and without neckerchiefs; carrying their sickles to Radical newspapers and the melodrama
wrapped in straw slung over the shoulder—and of the suburbs, has of late been the chief every one with a large, long blackthorn stick in characteristic of half the light literature' his hand, the knob of the stick being on the in vogue-the endless number-novels espe- ground, contrary to the usage of all other people, cially, in which all the lower features and the small end held in the hand. As the vesof Dickens and Thackeray are caricatured sel was preparing to cast off
, a stream of these -without the least relief of sense
people began to pour down the ladder to the deck of fun, the swarming literature of our sequently the waist were completely choked up
of our little craft, till the whole forepart and subgents. If it were only that here is a with them. Still they kept descending, till the book of social sketches unpolluted by adu- cabin-passengers were driven to the extreme afterlation of high life or of low, painting peo- part, alongside the tiller ; bnt yet the stream flowed
on, till not only the fore-cabin but every available of turning in for the night. What, however, was pertion of the deck was crammed with a dense my surprise on going below to find nearly all the mass of human beings--we of the state-cabin dozen passengers stowed away in the six berths, forming the small tail of the crowd.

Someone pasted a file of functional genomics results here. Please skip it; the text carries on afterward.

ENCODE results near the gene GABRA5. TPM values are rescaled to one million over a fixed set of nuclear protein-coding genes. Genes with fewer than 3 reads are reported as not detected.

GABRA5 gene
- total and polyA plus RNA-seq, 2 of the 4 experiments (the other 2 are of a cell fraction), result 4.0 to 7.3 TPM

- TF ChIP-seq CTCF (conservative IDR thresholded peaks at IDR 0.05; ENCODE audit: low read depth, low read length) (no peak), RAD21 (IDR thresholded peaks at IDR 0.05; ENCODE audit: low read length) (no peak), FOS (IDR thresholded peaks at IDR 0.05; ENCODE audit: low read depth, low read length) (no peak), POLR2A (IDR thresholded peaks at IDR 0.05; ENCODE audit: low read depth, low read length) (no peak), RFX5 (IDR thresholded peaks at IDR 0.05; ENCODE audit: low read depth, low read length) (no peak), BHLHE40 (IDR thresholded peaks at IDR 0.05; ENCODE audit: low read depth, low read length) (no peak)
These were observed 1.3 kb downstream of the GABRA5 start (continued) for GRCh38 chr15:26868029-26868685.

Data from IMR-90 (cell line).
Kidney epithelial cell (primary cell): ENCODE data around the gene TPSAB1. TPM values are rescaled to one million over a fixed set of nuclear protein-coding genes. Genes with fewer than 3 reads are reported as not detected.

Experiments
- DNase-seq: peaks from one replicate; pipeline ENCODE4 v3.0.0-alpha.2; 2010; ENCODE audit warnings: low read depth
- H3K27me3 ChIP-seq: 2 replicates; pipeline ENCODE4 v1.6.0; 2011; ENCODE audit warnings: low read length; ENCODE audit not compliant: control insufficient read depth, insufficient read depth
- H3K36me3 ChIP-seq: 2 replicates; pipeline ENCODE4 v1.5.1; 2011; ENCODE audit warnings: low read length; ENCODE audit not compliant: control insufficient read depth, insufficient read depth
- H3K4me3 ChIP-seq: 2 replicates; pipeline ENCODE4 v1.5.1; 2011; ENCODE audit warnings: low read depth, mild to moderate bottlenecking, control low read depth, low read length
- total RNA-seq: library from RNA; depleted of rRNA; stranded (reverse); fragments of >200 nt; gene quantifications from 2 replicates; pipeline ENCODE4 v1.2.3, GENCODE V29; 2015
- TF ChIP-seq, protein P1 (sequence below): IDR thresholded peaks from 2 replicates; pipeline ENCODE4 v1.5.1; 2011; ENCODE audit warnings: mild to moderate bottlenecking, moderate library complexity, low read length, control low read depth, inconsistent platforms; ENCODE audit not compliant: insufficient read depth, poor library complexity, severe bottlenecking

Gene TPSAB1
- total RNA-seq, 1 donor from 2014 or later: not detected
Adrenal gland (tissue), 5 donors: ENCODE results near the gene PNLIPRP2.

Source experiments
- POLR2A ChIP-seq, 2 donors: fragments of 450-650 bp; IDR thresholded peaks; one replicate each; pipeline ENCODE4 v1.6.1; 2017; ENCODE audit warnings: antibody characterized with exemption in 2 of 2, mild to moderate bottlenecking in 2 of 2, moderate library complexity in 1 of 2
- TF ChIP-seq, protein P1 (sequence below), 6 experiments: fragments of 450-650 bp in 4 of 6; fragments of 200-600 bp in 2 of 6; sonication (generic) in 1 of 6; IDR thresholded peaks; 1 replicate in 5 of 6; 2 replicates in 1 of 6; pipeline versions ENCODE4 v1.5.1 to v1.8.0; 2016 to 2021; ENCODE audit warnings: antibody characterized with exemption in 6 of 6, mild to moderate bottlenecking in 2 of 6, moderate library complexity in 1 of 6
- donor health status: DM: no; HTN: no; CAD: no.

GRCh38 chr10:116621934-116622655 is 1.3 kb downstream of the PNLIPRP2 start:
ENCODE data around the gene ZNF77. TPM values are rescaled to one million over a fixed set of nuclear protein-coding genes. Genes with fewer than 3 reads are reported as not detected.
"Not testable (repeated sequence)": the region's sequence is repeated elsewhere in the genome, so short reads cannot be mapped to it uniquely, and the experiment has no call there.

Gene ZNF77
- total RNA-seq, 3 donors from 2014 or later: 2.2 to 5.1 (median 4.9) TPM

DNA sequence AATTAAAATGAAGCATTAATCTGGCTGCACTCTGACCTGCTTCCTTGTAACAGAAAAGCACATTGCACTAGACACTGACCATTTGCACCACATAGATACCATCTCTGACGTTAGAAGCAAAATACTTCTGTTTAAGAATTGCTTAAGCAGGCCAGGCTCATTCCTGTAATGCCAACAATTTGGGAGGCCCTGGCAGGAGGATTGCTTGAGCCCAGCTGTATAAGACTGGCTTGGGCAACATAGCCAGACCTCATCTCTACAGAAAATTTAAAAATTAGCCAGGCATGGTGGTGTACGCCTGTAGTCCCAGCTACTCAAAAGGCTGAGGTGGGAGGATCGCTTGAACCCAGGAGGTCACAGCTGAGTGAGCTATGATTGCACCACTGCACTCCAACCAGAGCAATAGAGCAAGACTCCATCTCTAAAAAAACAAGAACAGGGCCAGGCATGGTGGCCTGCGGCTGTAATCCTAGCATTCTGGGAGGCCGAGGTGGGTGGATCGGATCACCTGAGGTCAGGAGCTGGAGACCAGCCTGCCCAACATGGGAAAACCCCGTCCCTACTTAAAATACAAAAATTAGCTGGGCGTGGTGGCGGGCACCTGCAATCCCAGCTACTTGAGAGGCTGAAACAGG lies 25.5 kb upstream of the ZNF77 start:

my own peculiar property not excepted, in wbich “ How the vessel was to be worked in this state were two huge black-whiskered fellows snoring it was difficult to conjecture, and I heartily wished with up-turned noses, while a third was standing myself out of it. Indeed, I mentioned something in shirt and drawers by the bedside, meditating of an intention of forfeiting my passage-money and how he might best insinuate his own person taking the next packet, but was dissuaded by the between them! On appealing 10 the captain I got captain, who assured me I should have to wait little consolation: he looked placidly at the sleepperhaps a month before all the reapers returned. ers, and shook his head. Faith, ye’re betier out . Sure, we'll shake in our places by and by,' said o this,' said he; “sure there is no keeping a he; 'they'll be quiet enough when they're out of berth from such fellows as them. That's O'Byrne: the river: it's then we'll pack 'em like herrings, it's from the O'Byrnes of the Mountains he comes, and pickle 'em too. But I believe we won't take and they're a hard set to deal with. It will blow any more. Hold hard there, boys; we've no room fresh presently, and a fine state they'll be in. Get for ye. Stop that fellow with the hole in his your big coat, and I've a pea-jacket for you. breeches ;-no, not him, th’ other with the big You're better on deck. Faugh! I'd hardly stand hole,--sure, we can't take ye.Starboard your this cabin myself, much as I'm used to it.' Ву helm; aisy, don't jam the passengers-haul art this time I began to partake largely in the skipthe jib-sheet.' And in another minute we were per’s disgust, and was glad to make my escape. bowling down the river with a powerful ebb-tide, I have never seen anything equal to those and the wind dead against us.